I've heard of tools that could be used to graph entropy of a file. Is there a graphical Linux program that I could use for this job that would let me conveniently explore which blocks of a file have certain entropy patterns that could suggest compressed or encrypted data?

  • What definition of entropy are you interested in, e.g. binary Shannon entropy?
    – JamalS
    Commented Jul 23, 2014 at 12:20

3 Answers 3


You could use the #entropy command radare2. binwalk can calculate entropy, too.


From the manual page of Radare2:

 #[hash]     Calculates the sha1, sha256, sha384, sha512, par, xor,
             xorpair, hamdist, mod255, crc16, crc32, md4, md5, entropy of
             the current block from the selected seek

So, using this command is as follow:

$ radare2 /bin/ls
[0x00404890]> #entropy


If you get binwalk from the original Github project, you will also grad a few Python modules, one of these is computing the entropy of the analyzed file.

Get these modules and run it on your file.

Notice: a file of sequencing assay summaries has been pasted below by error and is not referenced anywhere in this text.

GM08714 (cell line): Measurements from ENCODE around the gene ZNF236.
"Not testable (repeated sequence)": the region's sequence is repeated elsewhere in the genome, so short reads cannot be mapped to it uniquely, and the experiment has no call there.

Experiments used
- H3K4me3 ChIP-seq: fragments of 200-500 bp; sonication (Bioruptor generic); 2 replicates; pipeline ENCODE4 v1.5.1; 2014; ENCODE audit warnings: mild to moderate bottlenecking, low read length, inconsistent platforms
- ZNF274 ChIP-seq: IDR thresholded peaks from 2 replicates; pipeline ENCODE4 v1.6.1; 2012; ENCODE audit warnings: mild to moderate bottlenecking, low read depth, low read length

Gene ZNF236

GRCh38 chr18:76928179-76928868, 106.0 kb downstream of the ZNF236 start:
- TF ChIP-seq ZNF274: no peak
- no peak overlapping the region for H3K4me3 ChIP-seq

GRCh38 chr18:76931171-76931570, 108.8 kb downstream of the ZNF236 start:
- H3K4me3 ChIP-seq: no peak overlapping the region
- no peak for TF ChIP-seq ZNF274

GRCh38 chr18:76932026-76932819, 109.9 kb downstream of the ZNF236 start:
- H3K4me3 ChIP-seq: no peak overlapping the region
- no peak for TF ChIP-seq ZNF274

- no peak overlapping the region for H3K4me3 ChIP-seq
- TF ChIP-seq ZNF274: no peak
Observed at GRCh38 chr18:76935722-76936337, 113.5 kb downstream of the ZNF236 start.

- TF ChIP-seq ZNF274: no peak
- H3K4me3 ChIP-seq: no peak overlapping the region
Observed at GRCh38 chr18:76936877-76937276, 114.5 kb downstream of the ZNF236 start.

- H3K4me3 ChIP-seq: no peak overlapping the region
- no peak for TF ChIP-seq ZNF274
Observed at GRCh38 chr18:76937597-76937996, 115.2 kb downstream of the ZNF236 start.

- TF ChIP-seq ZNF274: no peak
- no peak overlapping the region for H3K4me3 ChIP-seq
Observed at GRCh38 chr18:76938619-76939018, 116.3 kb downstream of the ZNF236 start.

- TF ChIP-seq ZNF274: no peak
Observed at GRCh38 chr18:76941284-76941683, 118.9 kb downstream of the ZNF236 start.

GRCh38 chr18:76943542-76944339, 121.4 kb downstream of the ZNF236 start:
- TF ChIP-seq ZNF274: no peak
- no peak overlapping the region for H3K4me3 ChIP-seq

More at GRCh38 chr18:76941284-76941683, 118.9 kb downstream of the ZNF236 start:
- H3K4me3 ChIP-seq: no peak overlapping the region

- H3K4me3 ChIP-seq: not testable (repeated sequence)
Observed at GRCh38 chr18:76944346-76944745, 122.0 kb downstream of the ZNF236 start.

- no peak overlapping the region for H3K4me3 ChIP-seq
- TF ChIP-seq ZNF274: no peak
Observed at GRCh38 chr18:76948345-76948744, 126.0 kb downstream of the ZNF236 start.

• Those are both good suggestions, but I'd add that there is great insight to be gained in writing your own tools.
    – Edward
    Commented Jul 23, 2014 at 12:34
  • commands: radare2 -q -c '#entropy' file and binwalk -E file
    – milahu
    Commented May 10, 2022 at 9:53

Detect It Easy can do it:


There is version for Linux.


Use ent: https://www.fourmilab.ch/random/ to run statistical tests checking for randomness.

$ cat 1-gb-file.img | ent
Entropy = 7.999998 bits per byte.

Optimum compression would reduce the size
of this 100000000 byte file by 0 percent.

Chi square distribution for 100000000 samples is 249.38, and randomly
would exceed this value 58.75 percent of the times.

Arithmetic mean value of data bytes is 127.4928 (127.5 = random).
Monte Carlo value for Pi is 3.141514686 (error 0.00 percent).
Serial correlation coefficient is -0.000094 (totally uncorrelated = 0.0).

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